Audrey Ervin Ph.D.

Open and Diverse

Imposter Syndrome

Fight Back Against Imposter Syndrome

How to reclaim your confidence.

Posted Jan 30, 2018

Alan Levine/Flickr
Source: Alan Levine/Flickr

At companies, schools, and organizations all over the country, talented people silently doubt that they are qualified or good enough. They’re also living in constant fear that someone is going to find out that they are frauds.

This pervasive sense of self-doubt is called imposter syndrome. Imposter syndrome can strike even the most competent and high-achieving professionals, and it’s not always easy to tell who is affected.

Imposter syndrome is characterized by feelings of incompetence, inadequacy, or perceived fraudulence. Often experienced by high-achieving individuals, a person with imposter syndrome has an internal experience of persistently feeling like a phony, a fake or a fraud. They worry other people will discover that they are not competent or capable, despite objective successes.

Symptoms include generalized anxiety, depressive symptoms, lack of self-confidence, worry, introversion, trait anxiety, a need to look smart to others, and a propensity for shame.

Imposter syndrome is damaging to people’s careers and relationships. It can lead to burnout when people over-produce to prove themselves. People may also miss opportunities because they do not feel worthy or capable, despite being quite competent. At home, imposter syndrome can negatively impact relationships. Partners and families can suffer when people spend too much time trying to prove themselves at work and spend less time with loved ones.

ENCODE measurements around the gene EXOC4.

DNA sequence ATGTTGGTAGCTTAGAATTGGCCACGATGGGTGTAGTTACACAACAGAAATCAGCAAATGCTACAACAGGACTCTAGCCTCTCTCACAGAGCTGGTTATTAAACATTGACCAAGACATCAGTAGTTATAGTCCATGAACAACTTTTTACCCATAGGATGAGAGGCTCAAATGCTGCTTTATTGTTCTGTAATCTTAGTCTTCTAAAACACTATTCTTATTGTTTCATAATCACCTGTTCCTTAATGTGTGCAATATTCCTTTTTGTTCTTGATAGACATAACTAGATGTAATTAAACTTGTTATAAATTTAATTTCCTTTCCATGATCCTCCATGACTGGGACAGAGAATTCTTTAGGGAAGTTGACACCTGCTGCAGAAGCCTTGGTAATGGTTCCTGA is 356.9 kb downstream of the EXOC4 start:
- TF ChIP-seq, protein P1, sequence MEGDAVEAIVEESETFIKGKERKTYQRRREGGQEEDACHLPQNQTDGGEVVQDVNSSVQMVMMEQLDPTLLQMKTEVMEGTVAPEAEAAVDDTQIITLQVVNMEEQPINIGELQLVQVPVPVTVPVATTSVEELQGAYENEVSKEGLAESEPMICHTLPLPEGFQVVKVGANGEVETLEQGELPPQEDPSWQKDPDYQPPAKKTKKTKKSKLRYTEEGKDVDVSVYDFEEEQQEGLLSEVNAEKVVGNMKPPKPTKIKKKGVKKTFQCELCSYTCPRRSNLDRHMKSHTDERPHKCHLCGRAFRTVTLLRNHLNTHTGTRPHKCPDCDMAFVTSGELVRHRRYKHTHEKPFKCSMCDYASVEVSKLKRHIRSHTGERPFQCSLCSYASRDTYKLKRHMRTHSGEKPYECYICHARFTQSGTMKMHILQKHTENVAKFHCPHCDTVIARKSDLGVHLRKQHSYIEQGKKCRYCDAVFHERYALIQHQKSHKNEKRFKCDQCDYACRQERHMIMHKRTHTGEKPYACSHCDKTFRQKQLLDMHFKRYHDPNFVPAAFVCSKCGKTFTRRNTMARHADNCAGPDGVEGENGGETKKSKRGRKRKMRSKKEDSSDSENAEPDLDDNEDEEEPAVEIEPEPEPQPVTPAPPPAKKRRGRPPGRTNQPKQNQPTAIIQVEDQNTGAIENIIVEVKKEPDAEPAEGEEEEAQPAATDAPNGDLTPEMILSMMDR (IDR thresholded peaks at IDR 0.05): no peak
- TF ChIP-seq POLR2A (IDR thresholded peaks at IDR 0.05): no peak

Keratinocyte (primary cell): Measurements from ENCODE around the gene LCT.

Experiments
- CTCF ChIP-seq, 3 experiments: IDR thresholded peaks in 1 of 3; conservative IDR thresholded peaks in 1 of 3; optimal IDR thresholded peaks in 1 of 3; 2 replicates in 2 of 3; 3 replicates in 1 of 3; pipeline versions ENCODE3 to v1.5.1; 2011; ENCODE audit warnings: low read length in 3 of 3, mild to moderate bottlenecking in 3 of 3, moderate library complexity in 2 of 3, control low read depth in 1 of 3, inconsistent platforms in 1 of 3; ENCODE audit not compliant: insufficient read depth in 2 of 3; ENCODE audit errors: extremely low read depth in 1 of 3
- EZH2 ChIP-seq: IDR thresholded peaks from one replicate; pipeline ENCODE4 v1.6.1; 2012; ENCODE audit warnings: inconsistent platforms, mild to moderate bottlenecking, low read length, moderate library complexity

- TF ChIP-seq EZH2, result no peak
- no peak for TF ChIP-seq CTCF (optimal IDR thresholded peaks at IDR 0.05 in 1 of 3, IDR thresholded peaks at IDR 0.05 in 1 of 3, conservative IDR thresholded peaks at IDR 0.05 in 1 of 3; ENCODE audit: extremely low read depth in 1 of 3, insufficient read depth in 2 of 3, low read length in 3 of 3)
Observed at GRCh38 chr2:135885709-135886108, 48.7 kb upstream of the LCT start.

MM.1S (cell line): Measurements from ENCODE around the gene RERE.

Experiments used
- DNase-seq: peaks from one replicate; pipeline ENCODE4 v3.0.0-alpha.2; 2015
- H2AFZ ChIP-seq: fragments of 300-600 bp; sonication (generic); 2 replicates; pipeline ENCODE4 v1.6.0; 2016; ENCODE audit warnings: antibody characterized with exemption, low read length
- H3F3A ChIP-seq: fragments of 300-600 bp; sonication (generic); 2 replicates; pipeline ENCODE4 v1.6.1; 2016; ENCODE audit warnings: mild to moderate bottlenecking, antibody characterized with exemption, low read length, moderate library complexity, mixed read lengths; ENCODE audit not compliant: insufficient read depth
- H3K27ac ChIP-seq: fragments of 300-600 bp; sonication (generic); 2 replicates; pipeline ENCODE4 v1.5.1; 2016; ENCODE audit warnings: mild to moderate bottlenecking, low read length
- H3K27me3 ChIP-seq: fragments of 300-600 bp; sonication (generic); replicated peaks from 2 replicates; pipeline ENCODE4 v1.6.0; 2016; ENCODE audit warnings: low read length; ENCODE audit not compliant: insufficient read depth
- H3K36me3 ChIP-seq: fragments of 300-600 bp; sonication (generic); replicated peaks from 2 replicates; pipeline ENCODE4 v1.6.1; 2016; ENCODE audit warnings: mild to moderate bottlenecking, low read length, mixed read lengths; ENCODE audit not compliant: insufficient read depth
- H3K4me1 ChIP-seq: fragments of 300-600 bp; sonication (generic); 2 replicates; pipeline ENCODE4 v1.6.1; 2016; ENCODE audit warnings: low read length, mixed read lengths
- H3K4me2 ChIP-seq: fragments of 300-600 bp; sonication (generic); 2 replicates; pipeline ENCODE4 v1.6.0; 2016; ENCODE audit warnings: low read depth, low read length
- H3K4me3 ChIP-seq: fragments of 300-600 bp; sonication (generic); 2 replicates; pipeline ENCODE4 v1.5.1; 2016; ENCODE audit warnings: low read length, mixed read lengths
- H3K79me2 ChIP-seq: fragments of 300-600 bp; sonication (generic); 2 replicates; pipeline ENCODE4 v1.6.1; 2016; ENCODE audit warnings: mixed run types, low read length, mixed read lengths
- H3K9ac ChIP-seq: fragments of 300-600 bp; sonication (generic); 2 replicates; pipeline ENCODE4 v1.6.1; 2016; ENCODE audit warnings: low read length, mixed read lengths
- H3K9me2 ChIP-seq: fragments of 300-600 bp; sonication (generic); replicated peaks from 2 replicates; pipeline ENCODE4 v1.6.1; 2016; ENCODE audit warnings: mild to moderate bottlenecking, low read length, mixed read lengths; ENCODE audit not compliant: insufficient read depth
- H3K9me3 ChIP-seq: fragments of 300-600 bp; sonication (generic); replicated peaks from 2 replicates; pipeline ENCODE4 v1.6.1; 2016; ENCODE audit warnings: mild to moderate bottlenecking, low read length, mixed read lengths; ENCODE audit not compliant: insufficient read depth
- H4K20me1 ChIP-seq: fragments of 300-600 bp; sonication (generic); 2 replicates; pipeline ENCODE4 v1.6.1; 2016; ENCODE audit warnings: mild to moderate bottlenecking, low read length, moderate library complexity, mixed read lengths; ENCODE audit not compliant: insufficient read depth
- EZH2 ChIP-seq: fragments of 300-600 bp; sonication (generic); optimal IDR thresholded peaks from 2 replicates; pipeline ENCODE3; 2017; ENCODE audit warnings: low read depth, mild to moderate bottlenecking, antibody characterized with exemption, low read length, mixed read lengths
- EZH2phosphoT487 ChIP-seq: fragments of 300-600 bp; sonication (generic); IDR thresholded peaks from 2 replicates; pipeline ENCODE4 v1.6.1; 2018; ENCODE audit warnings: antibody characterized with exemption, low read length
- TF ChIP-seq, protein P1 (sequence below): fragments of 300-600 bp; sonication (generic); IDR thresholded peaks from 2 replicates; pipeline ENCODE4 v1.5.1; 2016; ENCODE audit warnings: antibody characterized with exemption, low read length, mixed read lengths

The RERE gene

Thankfully, there are a variety of ways to fight imposter syndrome. These tips can help people with imposter syndrome reclaim their confidence:

1. Pay attention to what you are telling yourself.

Ask, does this thought help or hinder me? Is this thought true? Mindfulness-based therapies may help people reflect on distressing feelings associated with imposter syndrome and foster more compassionate, accepting ways of relating to oneself. Cognitive-behavioral therapies can help to identify and replace maladaptive patterns of thinking, such as “everyone will find out I am incompetent.”

2. List your successes.

A lot of people forget about their accomplishments and focus on their failures. Make a conscious effort to track your wins. If you find yourself doubting your ability to complete a project or new goal, pull out the list to remind yourself of your past successes.

3. Seek internal validation instead of external validation.

People who experience perceived fraudulence are often unable to internalize their successes and seek external, as opposed to internal, validation. Seek counseling to work on increasing internal validation and decreasing your reliance on external validation. If you depend on internal validation, you can be in control of how you feel about yourself instead of letting other people’s opinions dictate how you view yourself and your abilities.